Segmenting the Consumption of Video on Tablet Devices in South Africa
Daniels, Bradley Warren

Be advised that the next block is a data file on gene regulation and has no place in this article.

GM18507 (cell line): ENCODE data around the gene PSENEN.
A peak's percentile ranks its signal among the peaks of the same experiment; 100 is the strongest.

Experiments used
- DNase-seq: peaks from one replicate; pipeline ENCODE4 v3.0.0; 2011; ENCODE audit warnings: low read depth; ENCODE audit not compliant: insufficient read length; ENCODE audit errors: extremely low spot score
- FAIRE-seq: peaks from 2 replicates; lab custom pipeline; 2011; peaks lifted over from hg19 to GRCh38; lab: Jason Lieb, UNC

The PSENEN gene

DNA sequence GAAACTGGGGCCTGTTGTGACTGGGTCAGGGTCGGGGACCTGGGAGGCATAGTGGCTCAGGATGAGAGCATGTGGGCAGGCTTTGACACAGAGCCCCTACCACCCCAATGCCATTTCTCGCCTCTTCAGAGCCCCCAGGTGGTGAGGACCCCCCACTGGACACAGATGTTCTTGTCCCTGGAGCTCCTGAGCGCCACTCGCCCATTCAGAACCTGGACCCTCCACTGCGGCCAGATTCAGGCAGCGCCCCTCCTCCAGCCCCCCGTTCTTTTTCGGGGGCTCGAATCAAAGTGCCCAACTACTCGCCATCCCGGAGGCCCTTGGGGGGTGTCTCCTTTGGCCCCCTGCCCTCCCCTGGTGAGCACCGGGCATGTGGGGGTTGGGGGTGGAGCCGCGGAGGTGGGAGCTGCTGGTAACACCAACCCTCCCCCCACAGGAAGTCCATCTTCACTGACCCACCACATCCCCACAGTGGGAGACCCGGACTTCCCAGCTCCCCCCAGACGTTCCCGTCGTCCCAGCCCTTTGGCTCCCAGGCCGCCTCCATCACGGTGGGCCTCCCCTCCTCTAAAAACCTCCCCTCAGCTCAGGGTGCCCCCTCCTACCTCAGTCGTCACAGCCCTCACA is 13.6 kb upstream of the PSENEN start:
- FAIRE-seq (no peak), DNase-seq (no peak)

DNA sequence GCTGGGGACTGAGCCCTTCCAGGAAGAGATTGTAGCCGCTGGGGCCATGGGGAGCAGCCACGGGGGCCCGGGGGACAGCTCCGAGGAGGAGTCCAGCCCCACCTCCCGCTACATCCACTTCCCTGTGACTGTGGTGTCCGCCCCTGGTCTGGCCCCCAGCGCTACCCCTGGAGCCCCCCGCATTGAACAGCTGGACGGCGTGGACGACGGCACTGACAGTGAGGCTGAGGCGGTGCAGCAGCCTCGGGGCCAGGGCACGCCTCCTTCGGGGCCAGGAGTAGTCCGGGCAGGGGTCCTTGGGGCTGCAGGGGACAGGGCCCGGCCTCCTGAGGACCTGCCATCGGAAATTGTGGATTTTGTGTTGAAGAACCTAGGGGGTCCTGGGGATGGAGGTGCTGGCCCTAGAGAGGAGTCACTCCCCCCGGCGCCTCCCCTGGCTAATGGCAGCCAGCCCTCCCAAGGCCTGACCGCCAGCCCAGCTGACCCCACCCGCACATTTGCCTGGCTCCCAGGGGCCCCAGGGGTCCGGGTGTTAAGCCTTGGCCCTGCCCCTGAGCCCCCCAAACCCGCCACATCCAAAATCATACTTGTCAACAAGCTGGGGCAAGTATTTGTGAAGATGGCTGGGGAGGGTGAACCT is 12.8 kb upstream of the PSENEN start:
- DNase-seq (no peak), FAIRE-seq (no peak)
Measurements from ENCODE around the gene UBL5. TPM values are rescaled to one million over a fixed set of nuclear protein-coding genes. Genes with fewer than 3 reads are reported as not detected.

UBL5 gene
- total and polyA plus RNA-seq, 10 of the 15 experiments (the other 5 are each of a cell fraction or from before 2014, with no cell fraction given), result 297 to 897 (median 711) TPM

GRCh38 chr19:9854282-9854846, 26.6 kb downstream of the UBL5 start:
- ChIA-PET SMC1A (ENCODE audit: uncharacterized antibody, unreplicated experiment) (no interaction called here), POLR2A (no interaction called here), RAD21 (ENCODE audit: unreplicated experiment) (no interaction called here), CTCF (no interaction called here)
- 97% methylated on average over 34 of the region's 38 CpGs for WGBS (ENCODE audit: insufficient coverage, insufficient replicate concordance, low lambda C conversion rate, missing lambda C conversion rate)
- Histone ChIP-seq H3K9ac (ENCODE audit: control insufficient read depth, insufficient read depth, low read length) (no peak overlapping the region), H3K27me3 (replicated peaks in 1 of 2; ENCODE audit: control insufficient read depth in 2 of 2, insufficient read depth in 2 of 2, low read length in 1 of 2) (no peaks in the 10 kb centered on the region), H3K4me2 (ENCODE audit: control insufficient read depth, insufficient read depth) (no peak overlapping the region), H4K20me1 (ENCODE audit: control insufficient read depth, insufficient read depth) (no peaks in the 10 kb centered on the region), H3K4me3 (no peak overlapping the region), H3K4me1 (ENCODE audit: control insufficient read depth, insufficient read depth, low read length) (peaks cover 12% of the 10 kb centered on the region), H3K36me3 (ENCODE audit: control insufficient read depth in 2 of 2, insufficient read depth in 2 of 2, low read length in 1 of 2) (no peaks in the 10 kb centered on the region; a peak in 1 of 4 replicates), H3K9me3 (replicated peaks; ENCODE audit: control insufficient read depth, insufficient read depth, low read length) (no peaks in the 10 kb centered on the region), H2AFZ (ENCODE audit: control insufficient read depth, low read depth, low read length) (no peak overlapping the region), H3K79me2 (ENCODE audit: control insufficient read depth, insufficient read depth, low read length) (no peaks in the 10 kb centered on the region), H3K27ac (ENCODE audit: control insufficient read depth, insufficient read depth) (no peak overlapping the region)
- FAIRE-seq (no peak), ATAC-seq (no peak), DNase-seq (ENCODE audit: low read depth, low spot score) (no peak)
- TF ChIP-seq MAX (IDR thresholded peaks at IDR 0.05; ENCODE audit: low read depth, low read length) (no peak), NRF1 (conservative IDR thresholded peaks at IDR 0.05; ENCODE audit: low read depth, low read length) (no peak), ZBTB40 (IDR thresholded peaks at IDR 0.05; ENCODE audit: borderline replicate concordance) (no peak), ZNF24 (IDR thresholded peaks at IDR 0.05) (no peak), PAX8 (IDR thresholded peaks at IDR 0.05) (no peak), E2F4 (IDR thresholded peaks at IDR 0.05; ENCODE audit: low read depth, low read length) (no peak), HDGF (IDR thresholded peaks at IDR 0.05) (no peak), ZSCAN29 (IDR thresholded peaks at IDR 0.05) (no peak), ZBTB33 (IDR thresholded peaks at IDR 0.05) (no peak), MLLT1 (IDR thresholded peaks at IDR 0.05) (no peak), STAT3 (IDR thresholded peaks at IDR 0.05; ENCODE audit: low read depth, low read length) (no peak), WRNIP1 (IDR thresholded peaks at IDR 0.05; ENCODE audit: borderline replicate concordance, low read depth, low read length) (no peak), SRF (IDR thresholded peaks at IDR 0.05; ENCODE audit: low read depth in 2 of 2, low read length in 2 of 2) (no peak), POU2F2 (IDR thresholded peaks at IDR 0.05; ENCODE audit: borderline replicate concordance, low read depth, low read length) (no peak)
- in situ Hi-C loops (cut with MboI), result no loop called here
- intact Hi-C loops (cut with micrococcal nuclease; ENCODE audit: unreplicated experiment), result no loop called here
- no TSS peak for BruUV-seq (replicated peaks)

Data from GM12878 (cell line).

The introduction of portable tablet devices and wireless distribution technologies enables the consumption of video in many other settings than just TV in the home. Consumers have increased portability, with options to consume video in a manner that gives them more control over what, where and when they watch. The emergence of technology poses a challenge and opportunity for existing TV providers and anyone involved in the ecosystem of portable devices and wireless distribution. The challenges exist in understanding the consumption of video on tablet devices and how it will change current TV consumption. The opportunity is the ability to adapt and capture the evolution of these developments. A standard structured questionnaire was designed to determine the consumption motives, the context of consumption, the content consumed, consumer behaviour and the consumer experience when consuming video on a tablet device. These characteristics were then analysed using a quantitative research methodology. Seven clusters were identified in the data set. Multiple motives for consumption were in some cases combined in single clusters, while the need for portability and the need for an alternate viewing environment were the two highest motives of consumption. Movies and entertainment proved to be the most popularly consumed by recorded/ downloaded/ on-demand method of consumption using Wifi as the technology connection, while sport and news were consumed live using Drifta (broadcast) and 3G technology connections. Content providers should aim to establish content environments that support the consumption of video on tablet devices, without compromising their revenue streams in the medium to long term. The frequency of consumption was largely weekly and was correlated to the perceived sufficiency of content which can be improved through search and discovery of content to be consumed on tablets made simple through the use of tablet applications and improved personalised user ii experience employing recommendation engines and improved direct marketing communication. The demographics are not representative of South Africa with respondents being mostly older men in a higher income bracket. It is recommended that the data networks’ low traffic periods are better utilised to deliver content to consumers at lower tariffs. Regulators should mandate the inclusion of standards that are adopted by South Africa to optimize the frequency utilisation and the lower the cost of ownership.